THE ORGANISER of the Isle of Wight Festival has said he is 'profusely sorry' for the traffic chaos caused by the this year's event.
John Giddings said the mud caused by torrential rain on the festival's car park was 'like the Somme'.
But he also criticised Isle of Wight council and some companies for not helping out when the problems occurred.
He said aerospace business GKN, who say they lost £55,000 in the chaos, had refused to let them use a car park as an overflow.
He also said Robin Hill Country Park had held the festival 'to ransom' for charging £10,000 to allow organisers to set up a park and ride at the park.
He also criticised Isle of Wight Council for making it difficult for him to contact relevant people.
John Giddings said: "It was quite an interesting few hours of my life.
"It showed who was prepared to help and who wasn't."
Isle of Wight Festival organisers have spent £200,000 on a brand new traffic plan, a hearing has been told.
Contingency plans have also already been put in place to open up extra car parks if there is ever a repeat of the traffic chaos caused by torrential rain at this year's event.
New Operations Manager for organisers Solo, David Steele, said: "We intend to redesign the whole process.
"There's a significant amount of investment that's going into this."
A licensing panel at the Isle of Wight Council is considering revoking the huge event's license today.
A new car park is part of the plans to avoid traffic chaos at next year's Isle of Wight festival.
The 25 acre field will have four entrances and six lanes to help organisers quickly get festivalgoers parked at the event.
Operations Manager Mr Steele has also told the panel that a media campaign will focus on encouraging people to use public transport to get to the event.
Since the festival this summer, heads have rolled as a result of the chaos.
Mr Steele said there has been a reshuffle following last year's traffic chaos at the event.
He said: "We have let some people go that let us down really badly and we have employed some people that are up to the job."
Solo have also claimed that they were 'silenced' fro updating members of the public via websites such as Facebook and Twitter.
John Giddings said he would be taking charging of public relations if problems occurred at the event again.
He said: "We were silenced at the time by certain services saying we don't want to say certain things.
"Next time we willl just take charge of it. We need to tell people immediately what's happening.
I think that's a fault that's easily changed."
Mr Giddings hsaid it will not be worth his while to invest in the event if the licensing period is restricted.
The event has a rolling license at the moment but it has been suggested it could be limited to a five year period.
But Mr Giddings has said he needs certainty to pay for improvements to the event.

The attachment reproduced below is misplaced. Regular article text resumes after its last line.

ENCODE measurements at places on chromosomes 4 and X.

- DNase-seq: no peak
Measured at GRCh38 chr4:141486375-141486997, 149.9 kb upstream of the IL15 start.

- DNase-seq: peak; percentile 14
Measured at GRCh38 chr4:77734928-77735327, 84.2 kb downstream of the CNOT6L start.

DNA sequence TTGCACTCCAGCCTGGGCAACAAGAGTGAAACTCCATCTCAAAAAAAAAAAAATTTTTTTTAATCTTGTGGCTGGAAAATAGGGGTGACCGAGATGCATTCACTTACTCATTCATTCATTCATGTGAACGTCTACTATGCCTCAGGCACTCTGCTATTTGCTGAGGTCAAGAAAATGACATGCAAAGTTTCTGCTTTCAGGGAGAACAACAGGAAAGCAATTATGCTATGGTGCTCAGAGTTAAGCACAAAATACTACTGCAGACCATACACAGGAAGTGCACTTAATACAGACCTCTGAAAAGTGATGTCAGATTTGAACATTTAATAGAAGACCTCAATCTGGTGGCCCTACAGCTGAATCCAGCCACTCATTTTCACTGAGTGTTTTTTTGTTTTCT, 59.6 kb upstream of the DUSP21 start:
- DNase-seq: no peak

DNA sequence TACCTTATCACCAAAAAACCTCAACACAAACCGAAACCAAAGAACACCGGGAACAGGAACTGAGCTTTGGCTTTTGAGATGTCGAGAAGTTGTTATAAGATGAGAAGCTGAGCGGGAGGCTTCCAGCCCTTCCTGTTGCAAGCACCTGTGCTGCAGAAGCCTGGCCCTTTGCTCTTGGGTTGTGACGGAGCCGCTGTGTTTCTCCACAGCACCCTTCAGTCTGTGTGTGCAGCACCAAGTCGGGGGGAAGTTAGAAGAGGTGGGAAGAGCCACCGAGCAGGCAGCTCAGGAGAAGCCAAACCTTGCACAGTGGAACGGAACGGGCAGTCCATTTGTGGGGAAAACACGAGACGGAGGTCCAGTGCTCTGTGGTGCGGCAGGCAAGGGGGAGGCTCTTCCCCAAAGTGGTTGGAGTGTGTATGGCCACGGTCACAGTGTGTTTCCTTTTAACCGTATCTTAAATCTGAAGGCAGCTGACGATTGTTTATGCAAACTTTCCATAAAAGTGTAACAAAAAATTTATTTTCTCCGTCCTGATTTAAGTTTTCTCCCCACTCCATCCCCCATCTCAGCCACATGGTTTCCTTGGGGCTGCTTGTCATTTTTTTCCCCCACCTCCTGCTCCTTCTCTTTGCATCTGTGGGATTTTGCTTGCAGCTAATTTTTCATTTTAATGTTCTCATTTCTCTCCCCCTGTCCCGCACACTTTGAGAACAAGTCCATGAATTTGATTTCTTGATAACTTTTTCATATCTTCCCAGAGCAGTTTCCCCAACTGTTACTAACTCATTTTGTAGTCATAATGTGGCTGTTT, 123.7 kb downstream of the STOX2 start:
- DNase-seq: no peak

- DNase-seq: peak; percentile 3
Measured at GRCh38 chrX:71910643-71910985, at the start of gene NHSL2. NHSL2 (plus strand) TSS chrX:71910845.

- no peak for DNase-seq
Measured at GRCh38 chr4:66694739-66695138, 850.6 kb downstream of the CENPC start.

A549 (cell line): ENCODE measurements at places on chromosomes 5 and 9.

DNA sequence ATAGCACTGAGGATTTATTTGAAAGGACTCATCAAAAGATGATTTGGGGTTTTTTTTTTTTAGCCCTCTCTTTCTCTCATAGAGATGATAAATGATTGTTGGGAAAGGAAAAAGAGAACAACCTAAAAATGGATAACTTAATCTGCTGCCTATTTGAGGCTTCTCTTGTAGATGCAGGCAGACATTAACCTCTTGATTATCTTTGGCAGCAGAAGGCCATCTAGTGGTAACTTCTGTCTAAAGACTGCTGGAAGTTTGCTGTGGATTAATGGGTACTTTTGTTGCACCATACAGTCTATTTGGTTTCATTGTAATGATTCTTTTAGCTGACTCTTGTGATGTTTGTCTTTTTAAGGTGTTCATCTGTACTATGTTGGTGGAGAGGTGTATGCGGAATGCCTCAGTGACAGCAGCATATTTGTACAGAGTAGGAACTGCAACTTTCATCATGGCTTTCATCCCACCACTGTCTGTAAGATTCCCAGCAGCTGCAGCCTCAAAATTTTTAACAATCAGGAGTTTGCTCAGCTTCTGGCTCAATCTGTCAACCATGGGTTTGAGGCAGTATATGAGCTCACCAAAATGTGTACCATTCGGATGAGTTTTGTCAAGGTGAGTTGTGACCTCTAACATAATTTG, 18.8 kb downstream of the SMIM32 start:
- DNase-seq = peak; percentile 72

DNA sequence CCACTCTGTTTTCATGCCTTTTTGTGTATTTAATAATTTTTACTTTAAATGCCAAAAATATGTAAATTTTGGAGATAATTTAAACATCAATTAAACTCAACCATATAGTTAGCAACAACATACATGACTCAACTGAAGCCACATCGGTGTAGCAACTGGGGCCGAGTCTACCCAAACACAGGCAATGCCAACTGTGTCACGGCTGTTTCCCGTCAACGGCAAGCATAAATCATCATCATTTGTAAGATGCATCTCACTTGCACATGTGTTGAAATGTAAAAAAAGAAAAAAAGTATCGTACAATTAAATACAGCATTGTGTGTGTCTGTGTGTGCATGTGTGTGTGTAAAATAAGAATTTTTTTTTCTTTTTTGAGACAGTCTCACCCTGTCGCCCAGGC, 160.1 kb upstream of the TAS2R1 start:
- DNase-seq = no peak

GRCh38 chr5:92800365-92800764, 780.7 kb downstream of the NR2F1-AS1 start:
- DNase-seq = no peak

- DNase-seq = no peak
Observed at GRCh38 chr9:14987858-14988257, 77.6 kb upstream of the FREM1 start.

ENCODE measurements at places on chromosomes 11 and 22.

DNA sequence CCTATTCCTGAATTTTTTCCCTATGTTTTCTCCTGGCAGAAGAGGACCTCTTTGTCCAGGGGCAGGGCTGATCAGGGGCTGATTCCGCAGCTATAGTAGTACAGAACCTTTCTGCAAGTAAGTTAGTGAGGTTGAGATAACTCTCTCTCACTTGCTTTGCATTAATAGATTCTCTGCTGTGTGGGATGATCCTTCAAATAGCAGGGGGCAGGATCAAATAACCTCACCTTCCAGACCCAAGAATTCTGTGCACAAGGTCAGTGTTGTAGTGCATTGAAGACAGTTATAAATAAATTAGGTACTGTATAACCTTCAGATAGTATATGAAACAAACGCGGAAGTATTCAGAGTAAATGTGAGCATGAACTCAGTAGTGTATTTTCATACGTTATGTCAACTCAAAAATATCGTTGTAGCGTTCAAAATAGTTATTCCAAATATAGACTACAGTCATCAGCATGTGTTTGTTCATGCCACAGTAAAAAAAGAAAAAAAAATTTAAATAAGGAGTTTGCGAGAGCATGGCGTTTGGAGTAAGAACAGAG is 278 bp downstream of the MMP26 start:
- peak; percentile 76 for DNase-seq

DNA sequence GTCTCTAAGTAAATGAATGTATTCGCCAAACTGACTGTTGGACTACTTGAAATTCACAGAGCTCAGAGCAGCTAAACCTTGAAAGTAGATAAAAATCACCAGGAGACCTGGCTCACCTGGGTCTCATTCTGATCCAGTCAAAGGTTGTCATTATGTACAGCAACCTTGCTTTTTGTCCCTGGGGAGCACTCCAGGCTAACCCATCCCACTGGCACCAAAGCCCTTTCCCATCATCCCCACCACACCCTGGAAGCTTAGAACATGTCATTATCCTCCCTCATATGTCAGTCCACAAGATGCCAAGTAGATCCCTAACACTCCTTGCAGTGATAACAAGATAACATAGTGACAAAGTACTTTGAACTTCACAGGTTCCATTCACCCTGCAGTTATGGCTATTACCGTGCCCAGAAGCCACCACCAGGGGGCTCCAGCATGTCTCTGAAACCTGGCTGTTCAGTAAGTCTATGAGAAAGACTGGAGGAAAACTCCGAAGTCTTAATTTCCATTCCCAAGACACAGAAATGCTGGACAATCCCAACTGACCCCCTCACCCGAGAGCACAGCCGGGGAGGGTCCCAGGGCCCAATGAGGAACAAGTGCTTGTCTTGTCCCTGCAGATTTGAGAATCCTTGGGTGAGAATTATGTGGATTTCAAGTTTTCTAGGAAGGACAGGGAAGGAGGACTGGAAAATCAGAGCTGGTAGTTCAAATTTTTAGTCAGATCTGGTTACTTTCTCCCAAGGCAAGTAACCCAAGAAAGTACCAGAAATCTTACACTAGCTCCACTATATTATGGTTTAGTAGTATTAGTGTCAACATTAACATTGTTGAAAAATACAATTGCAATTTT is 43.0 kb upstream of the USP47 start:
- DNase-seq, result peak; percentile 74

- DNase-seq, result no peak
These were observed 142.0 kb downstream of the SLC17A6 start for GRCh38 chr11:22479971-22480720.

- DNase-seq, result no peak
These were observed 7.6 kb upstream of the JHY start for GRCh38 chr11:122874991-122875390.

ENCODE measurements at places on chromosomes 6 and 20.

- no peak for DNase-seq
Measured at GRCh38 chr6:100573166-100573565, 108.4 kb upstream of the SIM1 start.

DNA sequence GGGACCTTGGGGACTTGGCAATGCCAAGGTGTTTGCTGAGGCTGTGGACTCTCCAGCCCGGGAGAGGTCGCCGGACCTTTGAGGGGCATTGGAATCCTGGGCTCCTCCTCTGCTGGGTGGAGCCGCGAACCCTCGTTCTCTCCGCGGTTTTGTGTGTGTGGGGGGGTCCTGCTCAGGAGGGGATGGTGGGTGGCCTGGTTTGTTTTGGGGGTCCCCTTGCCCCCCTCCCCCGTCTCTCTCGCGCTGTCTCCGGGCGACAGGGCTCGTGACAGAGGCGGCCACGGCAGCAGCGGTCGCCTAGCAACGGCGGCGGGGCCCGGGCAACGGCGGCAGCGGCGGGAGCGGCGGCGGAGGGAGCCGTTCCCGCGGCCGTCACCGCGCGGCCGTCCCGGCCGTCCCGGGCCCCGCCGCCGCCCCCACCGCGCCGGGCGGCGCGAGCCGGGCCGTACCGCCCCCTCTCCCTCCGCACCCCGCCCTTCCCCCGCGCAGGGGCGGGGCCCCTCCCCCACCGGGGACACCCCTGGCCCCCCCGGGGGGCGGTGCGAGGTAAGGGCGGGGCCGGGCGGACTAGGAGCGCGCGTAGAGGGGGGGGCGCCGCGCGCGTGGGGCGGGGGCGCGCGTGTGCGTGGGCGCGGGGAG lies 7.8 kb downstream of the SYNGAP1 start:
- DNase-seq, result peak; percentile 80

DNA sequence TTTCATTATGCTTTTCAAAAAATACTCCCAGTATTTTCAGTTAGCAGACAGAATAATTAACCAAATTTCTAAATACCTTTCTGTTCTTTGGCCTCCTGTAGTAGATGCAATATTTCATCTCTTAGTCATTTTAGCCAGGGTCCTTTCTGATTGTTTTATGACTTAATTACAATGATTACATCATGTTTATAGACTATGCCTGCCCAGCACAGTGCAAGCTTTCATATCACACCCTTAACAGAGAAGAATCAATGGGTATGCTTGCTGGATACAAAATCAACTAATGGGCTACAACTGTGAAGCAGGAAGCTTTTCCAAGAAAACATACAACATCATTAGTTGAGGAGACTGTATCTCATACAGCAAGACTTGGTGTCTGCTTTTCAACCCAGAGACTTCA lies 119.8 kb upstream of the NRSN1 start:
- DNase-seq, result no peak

He said: "There's all this infrastructure I'm investing in and if you start restricting the period of times it's impossible to recoup that investment over a short period.
"What we're trying to do is make this event successful over a long period of time.
"I'm willing to put my hand in my pocket to do that but if you don't want us to just tell me and we'll go away.
"This event has put the Isle of Wight back on the map in terms of being a famous music destination.
"If you tell me I have a restricted period of time then it's not worth me doing it frankly."
However, organisers of the festival have been supported by the Highways Agency and the police in their bid to keep their license.
Superintendent Brooks said the existing license was "fit for purpose".
Highways Agency representative Ian Thornton said: "The proposals that the organisers are putting forward are a sound basis for a measurable improvement."
Solo have argued at the licensing review that numbers allowed at the Isle of Wight Festival should not be reduced.
The license currently allows for 90,000 people to attend the event but Newport Parish Council have asked for this to be reduced to 79,999.
A record number of 65,000 paying customers attended in 2011 but this was slightly reduced in 2012 when 55,000 ticketholders turned up.
Solo have said that it was not down to the number of people attending that caused traffic chaos, but the torrential rain which was the 'worst in living memory'.
The organisers argued that only a finite number of cars can cross to the island on the ferries, and this capacity was reached in 2011.
They say if numbers exceeded 65,000, the extra festivalgoers would have to travel by public transport.
Solo's lawyer, David Clifton said: "To argue that the licence capacity should be reduced to restrict the numbers of cars coming onto the island is flawed."